Implementing a system to block specific Ghost members

Long story short, we’re trying to implement a system for our Ghost site. It will enable us to block specific users from signing up (or from changing their email address to one that’s in our blacklist).

Unfortunately Ghost doesn’t have this feature, so I’m building a workaround. Does anyone have any ideas for how to achieve this?

Here’s the solution I’ve thought of so far:

  • the member.added webhook triggers a cloud function, which checks to see if the added user is in the blacklist. If it is, it will delete them from Ghost, and send them an automated email saying they’ve been blocked
  • the member.edited webhook will do the same thing as above

We aren’t using a custom theme with a custom sign up process, so I can’t do this on the front-end, since we’re using the Ghost portal plugin (which I can’t edit the code for).

This is obviously a hacky solution, but I haven’t thought of any better ideas. Does anyone else know a way to achieve this?

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It’s not actually all that tough to edit the portal code, if doing so would be a better option for you. (You can fork it from here: GitHub - TryGhost/Portal: Drop-in script to add membership features in a Ghost theme )

But having said that, I’m going to point out the obvious issue here: Email addresses are free and easy to get. How will blocking a specific email address serve your purposes? It’s presumably about the user attached to the email, not the email itself, right? Won’t the problem user just get another address and use that?


Thanks, how exactly do I make sure this script doesn’t run twice? Because right now I’m not sure where this script is included in my theme, so I don’t want to include it twice.

Regarding blocking emails being effective, sure, they can make another email. But if they try and sign up again and see they’ve been blocked, I expect most of these people won’t bother trying. That’s what happened when we were using Patreon - we never heard from those people again.

It’s not perfect, but it’s better than nothing. I expect it to intimidate any troublemakers from trying to sign up again.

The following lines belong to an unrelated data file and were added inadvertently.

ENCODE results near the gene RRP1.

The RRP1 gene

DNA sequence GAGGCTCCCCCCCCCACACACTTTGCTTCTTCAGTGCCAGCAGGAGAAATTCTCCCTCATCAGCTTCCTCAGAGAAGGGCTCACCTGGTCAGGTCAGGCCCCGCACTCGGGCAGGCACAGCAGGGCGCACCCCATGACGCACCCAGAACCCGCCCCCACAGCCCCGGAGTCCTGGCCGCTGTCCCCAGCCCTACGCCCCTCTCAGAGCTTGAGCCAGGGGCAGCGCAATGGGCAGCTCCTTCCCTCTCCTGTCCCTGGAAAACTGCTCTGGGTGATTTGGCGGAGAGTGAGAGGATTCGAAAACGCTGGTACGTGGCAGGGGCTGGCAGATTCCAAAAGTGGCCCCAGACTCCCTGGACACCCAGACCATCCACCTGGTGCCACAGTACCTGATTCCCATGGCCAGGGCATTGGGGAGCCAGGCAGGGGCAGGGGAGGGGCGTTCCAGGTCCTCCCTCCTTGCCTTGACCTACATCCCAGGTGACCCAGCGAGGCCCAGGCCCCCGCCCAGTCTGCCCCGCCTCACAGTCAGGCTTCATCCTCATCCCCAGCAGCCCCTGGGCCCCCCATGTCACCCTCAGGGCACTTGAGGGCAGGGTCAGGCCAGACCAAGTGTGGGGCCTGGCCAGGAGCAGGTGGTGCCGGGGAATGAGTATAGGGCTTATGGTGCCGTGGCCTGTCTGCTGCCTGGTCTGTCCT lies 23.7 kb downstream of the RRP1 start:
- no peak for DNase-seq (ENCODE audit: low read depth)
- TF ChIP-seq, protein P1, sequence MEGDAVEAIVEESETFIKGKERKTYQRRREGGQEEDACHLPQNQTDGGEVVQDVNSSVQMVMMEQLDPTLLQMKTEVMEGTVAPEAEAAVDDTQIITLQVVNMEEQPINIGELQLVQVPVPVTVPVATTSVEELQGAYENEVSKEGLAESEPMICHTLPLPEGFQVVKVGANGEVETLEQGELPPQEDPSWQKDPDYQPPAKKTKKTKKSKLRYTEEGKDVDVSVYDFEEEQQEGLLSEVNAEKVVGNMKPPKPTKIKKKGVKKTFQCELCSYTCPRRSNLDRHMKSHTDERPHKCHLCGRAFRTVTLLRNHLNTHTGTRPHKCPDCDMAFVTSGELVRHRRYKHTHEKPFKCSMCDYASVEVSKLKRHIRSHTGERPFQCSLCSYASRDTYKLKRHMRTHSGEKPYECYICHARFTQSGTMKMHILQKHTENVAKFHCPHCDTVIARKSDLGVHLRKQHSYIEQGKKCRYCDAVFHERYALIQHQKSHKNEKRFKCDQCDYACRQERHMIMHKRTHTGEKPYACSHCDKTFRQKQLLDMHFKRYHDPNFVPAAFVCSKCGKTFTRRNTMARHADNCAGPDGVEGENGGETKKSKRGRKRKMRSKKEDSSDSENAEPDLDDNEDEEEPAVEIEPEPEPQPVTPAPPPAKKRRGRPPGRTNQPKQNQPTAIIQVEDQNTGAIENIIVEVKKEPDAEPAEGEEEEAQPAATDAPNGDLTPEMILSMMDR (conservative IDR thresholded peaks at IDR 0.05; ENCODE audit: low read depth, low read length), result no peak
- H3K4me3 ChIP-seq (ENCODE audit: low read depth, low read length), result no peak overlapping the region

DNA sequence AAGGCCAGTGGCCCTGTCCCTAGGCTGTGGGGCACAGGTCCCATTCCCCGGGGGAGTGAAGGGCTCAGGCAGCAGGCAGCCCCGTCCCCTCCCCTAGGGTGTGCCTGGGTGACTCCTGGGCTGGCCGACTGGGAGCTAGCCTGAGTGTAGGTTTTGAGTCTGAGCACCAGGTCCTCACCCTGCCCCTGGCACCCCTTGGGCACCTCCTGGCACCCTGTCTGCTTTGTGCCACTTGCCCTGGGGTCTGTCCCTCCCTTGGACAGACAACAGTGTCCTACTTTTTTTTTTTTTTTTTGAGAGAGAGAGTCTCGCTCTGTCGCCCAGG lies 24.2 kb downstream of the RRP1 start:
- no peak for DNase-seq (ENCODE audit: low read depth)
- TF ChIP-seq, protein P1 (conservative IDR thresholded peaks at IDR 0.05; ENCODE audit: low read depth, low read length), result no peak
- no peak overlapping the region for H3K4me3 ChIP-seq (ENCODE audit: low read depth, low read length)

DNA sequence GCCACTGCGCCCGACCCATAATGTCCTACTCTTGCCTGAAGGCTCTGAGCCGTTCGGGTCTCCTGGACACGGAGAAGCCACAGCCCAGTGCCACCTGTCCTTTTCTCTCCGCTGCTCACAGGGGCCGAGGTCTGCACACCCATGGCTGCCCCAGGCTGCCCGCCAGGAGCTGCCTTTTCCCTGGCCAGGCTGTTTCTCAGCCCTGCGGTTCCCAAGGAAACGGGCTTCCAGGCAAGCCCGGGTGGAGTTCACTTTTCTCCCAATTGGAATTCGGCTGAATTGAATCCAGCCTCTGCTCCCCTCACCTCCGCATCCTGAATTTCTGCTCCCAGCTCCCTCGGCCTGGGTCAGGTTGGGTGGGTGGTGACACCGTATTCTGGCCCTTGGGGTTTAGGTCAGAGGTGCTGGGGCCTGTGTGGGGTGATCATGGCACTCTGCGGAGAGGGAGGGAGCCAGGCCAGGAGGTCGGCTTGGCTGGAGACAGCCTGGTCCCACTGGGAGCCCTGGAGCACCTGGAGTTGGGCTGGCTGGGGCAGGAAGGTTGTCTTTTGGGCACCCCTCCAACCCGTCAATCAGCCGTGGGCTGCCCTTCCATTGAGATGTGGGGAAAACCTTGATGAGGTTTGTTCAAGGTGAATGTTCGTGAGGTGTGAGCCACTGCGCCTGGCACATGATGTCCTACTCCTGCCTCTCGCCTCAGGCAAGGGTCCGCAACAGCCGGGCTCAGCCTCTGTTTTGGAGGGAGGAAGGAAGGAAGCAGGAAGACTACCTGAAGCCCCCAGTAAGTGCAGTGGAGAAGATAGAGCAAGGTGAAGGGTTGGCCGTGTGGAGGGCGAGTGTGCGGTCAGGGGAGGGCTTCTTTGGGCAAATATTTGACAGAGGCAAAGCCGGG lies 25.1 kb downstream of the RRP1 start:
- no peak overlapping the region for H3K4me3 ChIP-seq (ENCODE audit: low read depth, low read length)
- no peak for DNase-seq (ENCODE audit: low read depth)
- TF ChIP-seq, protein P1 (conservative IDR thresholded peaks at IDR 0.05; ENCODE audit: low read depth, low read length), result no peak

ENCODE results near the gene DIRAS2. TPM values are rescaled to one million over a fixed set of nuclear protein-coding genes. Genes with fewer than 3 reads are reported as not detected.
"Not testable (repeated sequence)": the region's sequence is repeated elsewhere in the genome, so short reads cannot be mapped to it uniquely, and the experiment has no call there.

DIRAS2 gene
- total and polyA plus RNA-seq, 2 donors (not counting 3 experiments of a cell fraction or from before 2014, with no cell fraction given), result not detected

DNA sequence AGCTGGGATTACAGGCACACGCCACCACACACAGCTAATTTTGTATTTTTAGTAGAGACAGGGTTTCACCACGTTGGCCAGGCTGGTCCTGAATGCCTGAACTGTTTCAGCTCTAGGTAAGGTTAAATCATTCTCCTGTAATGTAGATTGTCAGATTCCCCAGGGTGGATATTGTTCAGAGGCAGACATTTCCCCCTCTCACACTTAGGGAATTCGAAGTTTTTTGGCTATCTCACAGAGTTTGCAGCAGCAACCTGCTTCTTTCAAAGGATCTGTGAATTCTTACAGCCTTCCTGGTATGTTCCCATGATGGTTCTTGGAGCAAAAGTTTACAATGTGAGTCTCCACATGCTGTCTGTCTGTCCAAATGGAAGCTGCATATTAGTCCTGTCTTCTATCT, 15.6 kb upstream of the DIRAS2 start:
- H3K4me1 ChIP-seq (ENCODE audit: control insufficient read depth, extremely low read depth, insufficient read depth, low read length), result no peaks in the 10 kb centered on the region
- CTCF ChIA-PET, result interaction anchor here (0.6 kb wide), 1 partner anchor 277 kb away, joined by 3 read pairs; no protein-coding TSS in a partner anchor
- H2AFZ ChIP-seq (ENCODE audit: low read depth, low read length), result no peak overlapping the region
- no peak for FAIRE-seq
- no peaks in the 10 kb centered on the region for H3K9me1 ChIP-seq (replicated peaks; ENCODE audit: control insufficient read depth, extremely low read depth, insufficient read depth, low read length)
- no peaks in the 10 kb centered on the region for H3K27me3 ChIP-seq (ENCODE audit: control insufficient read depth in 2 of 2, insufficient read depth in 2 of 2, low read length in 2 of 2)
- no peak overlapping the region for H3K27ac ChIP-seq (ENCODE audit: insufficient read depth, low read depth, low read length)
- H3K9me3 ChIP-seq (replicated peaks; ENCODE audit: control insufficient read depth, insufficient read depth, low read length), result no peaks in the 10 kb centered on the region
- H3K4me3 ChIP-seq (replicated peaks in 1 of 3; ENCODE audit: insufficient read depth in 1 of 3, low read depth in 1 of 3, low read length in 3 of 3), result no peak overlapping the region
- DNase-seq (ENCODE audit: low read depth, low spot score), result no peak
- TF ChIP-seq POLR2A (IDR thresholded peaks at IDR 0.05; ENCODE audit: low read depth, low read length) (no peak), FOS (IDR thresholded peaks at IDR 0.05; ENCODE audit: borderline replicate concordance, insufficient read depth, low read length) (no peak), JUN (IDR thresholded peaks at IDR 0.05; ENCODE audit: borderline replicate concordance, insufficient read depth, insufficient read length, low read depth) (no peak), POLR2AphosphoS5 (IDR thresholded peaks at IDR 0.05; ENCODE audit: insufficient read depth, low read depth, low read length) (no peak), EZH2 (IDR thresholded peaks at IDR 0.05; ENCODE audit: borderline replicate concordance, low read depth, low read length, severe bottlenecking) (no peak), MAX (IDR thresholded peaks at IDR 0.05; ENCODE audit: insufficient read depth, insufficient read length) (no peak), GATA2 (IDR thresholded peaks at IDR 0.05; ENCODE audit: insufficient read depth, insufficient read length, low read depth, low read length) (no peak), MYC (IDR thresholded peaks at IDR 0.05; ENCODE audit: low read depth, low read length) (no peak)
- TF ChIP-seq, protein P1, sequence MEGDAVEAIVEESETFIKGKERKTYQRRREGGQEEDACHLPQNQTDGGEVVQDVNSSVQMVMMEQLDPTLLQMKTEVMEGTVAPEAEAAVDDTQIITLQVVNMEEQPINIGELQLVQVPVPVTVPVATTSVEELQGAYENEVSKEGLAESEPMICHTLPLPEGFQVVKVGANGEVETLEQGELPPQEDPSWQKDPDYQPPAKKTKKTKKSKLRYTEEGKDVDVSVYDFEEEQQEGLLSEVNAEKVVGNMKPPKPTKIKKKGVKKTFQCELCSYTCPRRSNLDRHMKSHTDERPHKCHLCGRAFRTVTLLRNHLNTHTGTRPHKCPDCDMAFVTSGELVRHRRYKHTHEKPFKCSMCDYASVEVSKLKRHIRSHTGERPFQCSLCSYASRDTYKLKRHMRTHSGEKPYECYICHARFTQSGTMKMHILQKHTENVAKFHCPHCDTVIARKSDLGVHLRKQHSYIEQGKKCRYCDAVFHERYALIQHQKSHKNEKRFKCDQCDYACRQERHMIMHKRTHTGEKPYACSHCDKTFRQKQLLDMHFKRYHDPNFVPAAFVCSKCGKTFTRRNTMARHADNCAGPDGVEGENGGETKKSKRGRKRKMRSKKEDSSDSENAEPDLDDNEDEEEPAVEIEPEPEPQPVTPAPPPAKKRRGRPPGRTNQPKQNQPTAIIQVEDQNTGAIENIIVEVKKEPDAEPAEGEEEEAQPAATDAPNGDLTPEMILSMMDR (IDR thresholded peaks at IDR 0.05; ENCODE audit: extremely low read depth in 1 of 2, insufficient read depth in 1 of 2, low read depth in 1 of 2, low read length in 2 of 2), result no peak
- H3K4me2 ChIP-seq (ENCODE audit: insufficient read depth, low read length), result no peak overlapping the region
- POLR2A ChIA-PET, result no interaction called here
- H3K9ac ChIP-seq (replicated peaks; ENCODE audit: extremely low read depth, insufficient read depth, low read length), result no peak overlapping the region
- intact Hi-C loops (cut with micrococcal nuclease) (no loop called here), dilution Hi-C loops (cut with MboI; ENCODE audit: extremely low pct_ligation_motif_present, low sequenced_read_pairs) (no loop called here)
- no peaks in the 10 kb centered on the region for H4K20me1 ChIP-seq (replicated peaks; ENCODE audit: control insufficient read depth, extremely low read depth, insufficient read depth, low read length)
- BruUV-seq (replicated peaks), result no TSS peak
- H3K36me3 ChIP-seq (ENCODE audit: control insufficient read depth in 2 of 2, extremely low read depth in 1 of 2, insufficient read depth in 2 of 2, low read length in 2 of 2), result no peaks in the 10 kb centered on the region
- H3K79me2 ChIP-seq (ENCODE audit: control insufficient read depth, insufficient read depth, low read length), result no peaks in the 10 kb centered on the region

Hey there @dspacejs - I wouldn’t call your proposed solution “hacky” at all - webhooks and the API are the non-hacky way of integrating with Ghost, specifically because it keeps your code independent of Ghost’s, so there’s no re-applying your changes every time we ship new code (which is all the time).

However, if you do want to build a custom version of Portal, the way to replace it would be through config:

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Thanks Hannah, the config is exactly what I was trying to find. There’s a problem though:

For self-hosted Ghost users, a custom configuration file can be used to override Ghost’s default behaviour. This provides you with a range of options to configure your publication to suit your needs.

I’m not self-hosting Ghost; we’ve already paid for hosting from So this isn’t really an option, unless it’s possible to edit the configuration for sites. But I don’t see that article mention this.

Yes, I was thinking it may be a bit of a pain to have to regularly update my forked @tryghost/portal code. However, I don’t expect to make a tonne of changes, so I imagine it’d be pretty straightforward to perform merges and I’d only have to do this every now and then.

The advantage to this approach is I’ll be able to easily make front-end changes for the portal, instead of being restricted to back-end changes with the webhooks.

There are some cases where I can see only having a back-end solution being an issue. For example, what if the blocked user signs up straight away with a premium tier, and has already paid for it with their card.

That means I’d have to programatically refund them in the webhook script, or alternatively, manually refund them later. This isn’t ideal–I want to prevent them from being able to make a payment in the first place.

Of course, another solution would be to block their email address on Stripe’s end too, so once they enter the Stripe checkout, they can’t proceed. But AFAIK that’s not possible, because the only way I’ve seen Stripe lets you block users, is to mark certain users as fraudulent (but this isn’t technically true, we’re not blocking them from fraudulent activity, but for other reasons). So I don’t think that solution would be appropriate.

Therefore because of the above logic, I thought it’s probably going to be best to just fork your @tryghost/portal code and have a front-end blocking feature, which will prevent them from being able to sign up at all (instead of the webhooks, which block/remove them after they’ve already signed up as a free/paid member).

But let me know if you have any better ideas. Thanks.